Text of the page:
Yesterday, we talked about what a Medicare Supplemental Insurance or Medigap policy covers, but I’m sure most of you are wondering about the bigger question: Do I need a Medicare supplemental policy, and if so, which one?
You might be particularly curious about Medicare Supplemental policies this year, since a number of Medicare Advantage plans are being phased out and, as a result, 3.5 million seniors will be forced to switch their coverage.
So if you’re considering a Medicare Supplemental insurance policy, here are 5 questions to ask yourself before you take the plunge:
What Are Your Healthcare Needs?
First, think about what kind of healthcare you need or will likely need. Take a look at what your healthcare needs have been over the last year. Have you been visiting your doctor regularly or do you only see your doctor for annual check-ups? Do you need to see a specialist for any reason? What are your prescription drug needs?
Now, do you think that those needs will change over the next few years? If you started seeing your doctor more often last year, how often do you think you will see him or her next year? Do you have any conditions which will start needing treatment over the next few years?
How Much of Your Healthcare Does Medicare Really Cover?
Most Americans think that Medicare will take care of all their healthcare needs once they turn 65, but that’s not completely true. Going through your list of healthcare needs, traditional Medicare may cover most of it, but how much are you paying out of pocket for deductibles, copays, coinsurance, etc.? These out-of-pocket expenses are the “gaps” that a Medicare Supplemental policy can help you with, so it’s important to get a grip on what they are when you start shopping around for one.
Which Medicare Supplemental Policy Covers the Gaps In My Coverage?
With your list of healthcare needs and out-of-pocket expenses in hand, it’s time to consult a Medigap Benefits Grid. Under federal law, only fourteen standardized plans may be offered as Medicare Supplemental Insurance plans, and all must cover certain services, no matter what state you may live in. These plans have different standardized benefit levels that have been set by the federal government. Because insurance companies that provide Medicare Supplemental insurance plans can only provide one or more of these fourteen standardized benefits, they must and compete on price.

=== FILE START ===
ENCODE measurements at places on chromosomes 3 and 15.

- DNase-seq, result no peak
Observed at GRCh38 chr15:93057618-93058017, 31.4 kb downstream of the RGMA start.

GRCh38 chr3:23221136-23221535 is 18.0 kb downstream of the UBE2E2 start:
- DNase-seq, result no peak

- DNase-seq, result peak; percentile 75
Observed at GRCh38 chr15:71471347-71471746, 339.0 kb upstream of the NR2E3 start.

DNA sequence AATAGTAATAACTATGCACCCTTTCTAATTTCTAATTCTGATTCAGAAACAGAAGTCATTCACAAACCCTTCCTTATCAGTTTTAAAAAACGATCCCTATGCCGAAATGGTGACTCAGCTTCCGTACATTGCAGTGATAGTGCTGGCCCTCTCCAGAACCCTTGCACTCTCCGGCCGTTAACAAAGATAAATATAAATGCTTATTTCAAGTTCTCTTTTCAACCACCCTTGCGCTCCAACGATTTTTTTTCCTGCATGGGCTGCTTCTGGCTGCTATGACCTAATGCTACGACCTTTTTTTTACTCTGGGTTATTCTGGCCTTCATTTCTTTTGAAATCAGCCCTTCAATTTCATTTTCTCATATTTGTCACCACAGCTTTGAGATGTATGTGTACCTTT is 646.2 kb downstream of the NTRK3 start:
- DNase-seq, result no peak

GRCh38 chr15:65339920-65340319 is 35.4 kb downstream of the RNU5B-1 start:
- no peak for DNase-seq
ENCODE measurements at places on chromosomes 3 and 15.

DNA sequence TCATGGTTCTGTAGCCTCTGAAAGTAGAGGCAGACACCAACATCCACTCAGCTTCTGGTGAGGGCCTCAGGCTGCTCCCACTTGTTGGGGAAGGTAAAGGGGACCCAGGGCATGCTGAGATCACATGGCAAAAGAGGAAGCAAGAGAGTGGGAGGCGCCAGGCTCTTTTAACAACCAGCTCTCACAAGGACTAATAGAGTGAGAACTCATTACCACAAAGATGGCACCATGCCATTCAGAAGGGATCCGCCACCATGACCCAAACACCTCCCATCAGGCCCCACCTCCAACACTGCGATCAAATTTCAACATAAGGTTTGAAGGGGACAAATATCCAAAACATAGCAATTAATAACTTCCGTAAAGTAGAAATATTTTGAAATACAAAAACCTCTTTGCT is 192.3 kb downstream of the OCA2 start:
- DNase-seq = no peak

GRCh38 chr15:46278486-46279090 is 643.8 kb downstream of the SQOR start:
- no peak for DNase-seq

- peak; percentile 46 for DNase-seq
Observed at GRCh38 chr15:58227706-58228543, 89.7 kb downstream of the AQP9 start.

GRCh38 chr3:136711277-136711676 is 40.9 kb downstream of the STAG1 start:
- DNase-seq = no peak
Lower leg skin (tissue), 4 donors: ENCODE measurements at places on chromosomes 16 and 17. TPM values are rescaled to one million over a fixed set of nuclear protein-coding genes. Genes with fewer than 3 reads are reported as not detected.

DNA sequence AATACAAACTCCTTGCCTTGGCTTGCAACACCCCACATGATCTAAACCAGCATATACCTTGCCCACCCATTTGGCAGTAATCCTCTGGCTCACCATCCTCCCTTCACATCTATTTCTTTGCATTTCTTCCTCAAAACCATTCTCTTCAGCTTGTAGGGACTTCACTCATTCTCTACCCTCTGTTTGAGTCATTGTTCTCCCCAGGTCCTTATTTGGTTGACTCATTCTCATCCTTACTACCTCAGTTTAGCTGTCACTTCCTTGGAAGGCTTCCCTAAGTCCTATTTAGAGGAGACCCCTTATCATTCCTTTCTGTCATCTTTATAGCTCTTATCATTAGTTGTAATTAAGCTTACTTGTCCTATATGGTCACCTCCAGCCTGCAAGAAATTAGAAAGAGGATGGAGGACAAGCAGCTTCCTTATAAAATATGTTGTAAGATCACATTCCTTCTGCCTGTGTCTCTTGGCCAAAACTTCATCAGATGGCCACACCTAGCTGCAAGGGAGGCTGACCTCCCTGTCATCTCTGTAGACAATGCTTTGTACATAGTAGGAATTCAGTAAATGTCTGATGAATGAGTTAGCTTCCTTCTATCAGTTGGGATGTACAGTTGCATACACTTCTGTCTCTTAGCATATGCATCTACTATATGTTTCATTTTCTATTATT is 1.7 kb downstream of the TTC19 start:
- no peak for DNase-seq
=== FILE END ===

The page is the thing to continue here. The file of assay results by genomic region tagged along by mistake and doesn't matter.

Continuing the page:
And it is important to compare costs because costs can vary. To make shopping around easier, these fourteen plans are labeled “Plan A” through “Plan N,” with Plan A being the plan with the most basic and Plan N being the plan that is most comprehensive. Each plan, A through N, has a different set of basic and extra benefits, but the benefits of any Medigap Plan A through Plan N are the same for any insurance company. More comprehensive Medicare supplemental insurance policies are likely to cover requirements such as deductibles and services not covered by Medicare such as preventive care. Read the fine print carefully to weigh the coverage and the cost of the plans. (Please note, that not every plan is available in every state.)
How Much Will a Medicare Supplemental Policy Cost?
Medicare supplemental insurance premiums are usually determined using a number of factors, including geographical rating and, depending on when you buy your policy, medical underwriting. It’s important to ask what factors will affect your health insurance premiums as your get older. Some policies increase the premiums as you age. Other’s won’t increase premiums for age, but will for other factors. Find out before you buy.
When Can I Enroll in a Medicare Supplemental Insurance Policy?
The best time to enroll in a Medicare Supplemental insurance policy is during your open enrollment period which generally is when you first six months after you enroll in Medicare Part B. (A few states also require that a limited open enrollment period be offered to Medicare beneficiaries under age 65.) Unlike Medicare Advantage or Medicare Part D prescription drug plans, there’s no yearly open enrollment period to buy a Medicare Supplemental insurance policy, however, so it’s completely up to the Medicare Supplemental insurance companies as to what policies they’re willing to sell you and the prices they charge, depending on your age and health history. A few insurance companies, however, will sell certain Medicare Supplemental insurance policies at any time, regardless of your age or health status.
Are you considering a Medicare Supplemental Insurance plan? Tell us about it!
- Medicare Open Enrollment: Are You Considering a Medicare Supplemental (Medigap) Plan?
- Filling the Gap-Medicare Supplement (Medigap) Health Insurance Plans
- Healthcare Reform: How Will the Medicare Advantage Cuts Affect Me?
- Healthcare Reform: Medicare Drug Plans to Go Up As Much as 10%, Is Yours One?
- Medicare Open Enrollment Is Here! Are You Ready?